Yoruba Culture Square

At the Square, we share the amazing world of Yoruba and it’s  Rich Culture.

Ilé-Ifẹ̀, was an ancient African town/city which flourished between the 11th and 15th century CE in what is today Nigeria in West Africa. The Ilé-Ifẹ̀ town lies close to Ibadan, Ilesha, and Ondo. Ilé-Ifẹ̀ is probably the oldest town of the Yoruba people.Ilé-Ifè is known for their ancient and naturalistic bronze, stone sculptures. You can find some of these sculptures in museums all over the world. It is said that the history of the Yoruba people began in ile-ife and the Yoruba kingdom was founded by Oduduwa and Obatala, Yoruba deities! The traditional King of the Yoruba kingdom of Ile-Ife is referred to as the Ooni of Ife. Oba Adeyeye Enitan Ogunwusi,is the current Ooni of Ilé-Ifẹ̀ and a Nigerian monarchy.
Enjoy this lovely Ile Ife Anthem by Team Definition. The music, the drums, the dancing and swaying, the scenery and lovely voices are all Pure Joy!  

 

NUMBERS, are a good way to start learning any Language. Did you know we have a Website for kids called Yoruba for Kidz? The Yoruba for Kidz Website and YouTube channel both have a fun song to learn the Yoruba Numbers. Typically people teach Yoruba numbers as Òkan, Ééjì, Ẹ́éta etc. However  we like to teach the cardinal form of Yoruba Numbers as used in counting, because that is often heard more in conversation than the “Òkan, Ééjì, Ẹ́éta…” form. Like Bàtà Mẹ́ta or Àbúrò Mẹ́ta..etc. We also teach the ordinal form in our Lessons; ìkíní ( 1st) , ìkejì ( 2nd)  etc….. .But this song focuses on the ordinal form and even though our video is animated for kids, people of all ages can enjoy and learn! Enjoy!   
Another Original Number song by US, to learn the numer 11-20. Check out our kids Website for kids called Yoruba for Kidz! The Yoruba for Kidz Website and YouTube channel both have a fun song to learn the Yoruba Numbers.Yoruba numbers have a pattern to it! It’s Simply Math! For the number 11-14 they end in “….la” from number 15 -19 , its is simple 20 – x. For instance 16 = 20 – 4 ( mẹ́rìndínlógún) . Check out the song and see if you can figure out the pattern for number 15-19!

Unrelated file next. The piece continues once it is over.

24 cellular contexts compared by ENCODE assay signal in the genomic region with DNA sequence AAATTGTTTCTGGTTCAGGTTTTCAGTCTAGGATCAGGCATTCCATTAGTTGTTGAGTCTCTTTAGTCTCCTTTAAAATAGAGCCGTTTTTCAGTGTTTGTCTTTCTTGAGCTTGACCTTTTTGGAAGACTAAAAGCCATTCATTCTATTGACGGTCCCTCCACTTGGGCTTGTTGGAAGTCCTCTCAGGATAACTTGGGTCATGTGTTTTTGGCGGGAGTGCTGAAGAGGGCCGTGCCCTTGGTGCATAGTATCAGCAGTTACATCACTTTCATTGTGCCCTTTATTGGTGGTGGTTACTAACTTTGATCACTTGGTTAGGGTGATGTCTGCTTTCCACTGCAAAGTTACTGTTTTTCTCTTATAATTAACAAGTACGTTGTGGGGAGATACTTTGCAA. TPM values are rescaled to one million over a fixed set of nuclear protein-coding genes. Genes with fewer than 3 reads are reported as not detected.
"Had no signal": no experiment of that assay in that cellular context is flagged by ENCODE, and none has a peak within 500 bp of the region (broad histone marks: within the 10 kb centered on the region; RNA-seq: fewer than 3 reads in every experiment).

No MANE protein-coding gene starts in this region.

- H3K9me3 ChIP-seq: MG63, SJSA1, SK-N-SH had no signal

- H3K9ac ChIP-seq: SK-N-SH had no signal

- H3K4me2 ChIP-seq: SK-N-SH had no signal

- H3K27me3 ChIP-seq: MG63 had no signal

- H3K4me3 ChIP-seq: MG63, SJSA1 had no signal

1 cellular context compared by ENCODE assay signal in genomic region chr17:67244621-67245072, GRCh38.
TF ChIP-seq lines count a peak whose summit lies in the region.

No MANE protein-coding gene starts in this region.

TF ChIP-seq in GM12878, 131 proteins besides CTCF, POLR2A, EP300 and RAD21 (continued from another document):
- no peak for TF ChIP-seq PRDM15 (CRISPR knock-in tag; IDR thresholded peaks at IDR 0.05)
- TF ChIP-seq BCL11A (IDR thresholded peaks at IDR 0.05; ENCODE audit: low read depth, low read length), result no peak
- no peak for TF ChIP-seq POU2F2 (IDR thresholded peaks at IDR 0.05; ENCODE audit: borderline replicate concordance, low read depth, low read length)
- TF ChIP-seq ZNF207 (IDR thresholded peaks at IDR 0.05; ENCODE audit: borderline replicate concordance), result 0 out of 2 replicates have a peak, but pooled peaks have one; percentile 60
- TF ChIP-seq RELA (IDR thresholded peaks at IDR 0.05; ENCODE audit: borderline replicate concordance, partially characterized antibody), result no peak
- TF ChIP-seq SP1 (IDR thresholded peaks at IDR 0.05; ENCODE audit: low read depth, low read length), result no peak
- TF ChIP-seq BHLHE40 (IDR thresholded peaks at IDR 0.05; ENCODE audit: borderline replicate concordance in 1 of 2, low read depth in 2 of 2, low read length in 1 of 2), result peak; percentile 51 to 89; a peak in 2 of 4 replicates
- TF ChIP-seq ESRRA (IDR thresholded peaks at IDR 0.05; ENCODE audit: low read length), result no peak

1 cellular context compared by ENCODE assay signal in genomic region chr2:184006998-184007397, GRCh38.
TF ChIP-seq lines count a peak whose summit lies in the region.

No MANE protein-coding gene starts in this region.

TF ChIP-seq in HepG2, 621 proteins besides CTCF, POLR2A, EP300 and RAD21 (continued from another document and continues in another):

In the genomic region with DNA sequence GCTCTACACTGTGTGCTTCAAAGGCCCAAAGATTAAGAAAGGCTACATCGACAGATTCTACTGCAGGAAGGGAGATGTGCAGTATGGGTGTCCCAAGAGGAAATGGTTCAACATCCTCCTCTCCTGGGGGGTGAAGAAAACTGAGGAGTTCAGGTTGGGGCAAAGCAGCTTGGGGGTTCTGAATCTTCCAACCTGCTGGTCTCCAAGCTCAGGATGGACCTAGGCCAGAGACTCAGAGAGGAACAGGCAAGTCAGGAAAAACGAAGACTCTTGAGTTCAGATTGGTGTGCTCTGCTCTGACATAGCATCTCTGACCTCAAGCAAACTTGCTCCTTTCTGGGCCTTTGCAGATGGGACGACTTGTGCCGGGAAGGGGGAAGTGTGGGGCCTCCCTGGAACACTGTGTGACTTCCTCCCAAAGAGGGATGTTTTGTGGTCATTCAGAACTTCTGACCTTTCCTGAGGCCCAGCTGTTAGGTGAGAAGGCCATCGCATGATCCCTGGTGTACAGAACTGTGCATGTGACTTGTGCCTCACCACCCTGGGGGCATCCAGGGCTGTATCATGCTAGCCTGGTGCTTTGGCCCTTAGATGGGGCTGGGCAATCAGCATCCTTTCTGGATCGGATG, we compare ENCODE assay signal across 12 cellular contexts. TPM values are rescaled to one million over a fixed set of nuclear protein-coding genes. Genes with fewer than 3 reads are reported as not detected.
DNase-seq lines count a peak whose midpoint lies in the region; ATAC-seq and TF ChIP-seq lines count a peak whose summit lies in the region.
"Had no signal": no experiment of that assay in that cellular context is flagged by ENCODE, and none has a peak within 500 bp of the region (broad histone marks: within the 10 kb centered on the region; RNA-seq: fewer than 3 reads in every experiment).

The talking drum   is an hourglass-shaped drum from West Africa. It has two drum heads made of goat, sheep or calf skin , and connected by leather tension cords. The drummer uses these cords to change the pitch of the drum by squeezing the cords between their arm and body. The drums imitates the tonal language of Yoruba when played.There are different types of  talking drums and identified based on their sizes.  The different types are Dùndún, Bẹ̀mbẹ́,  Ìyá Ìlù, Gọ́ngọn and Omele. They all produce their own unique sounds. Traditionally Bẹ̀mbẹ́  is played only in the kings palaces and for the king. It should not be played outside of the palace.   Talking drums was used especially in the olden days  as a form of communication. Ayangalu is believed to have been the first Yoruba drummer and is now deified as the “God of Drums”. The word “Ayan” means drummer in the Yoruba Language. So if you see a Yoruba person with the name ” Ayan’ in front of it , they are from this lineage or specialists in the art of drumming. Enjoy this simple tutorial  video from Ayanlere a skilled player!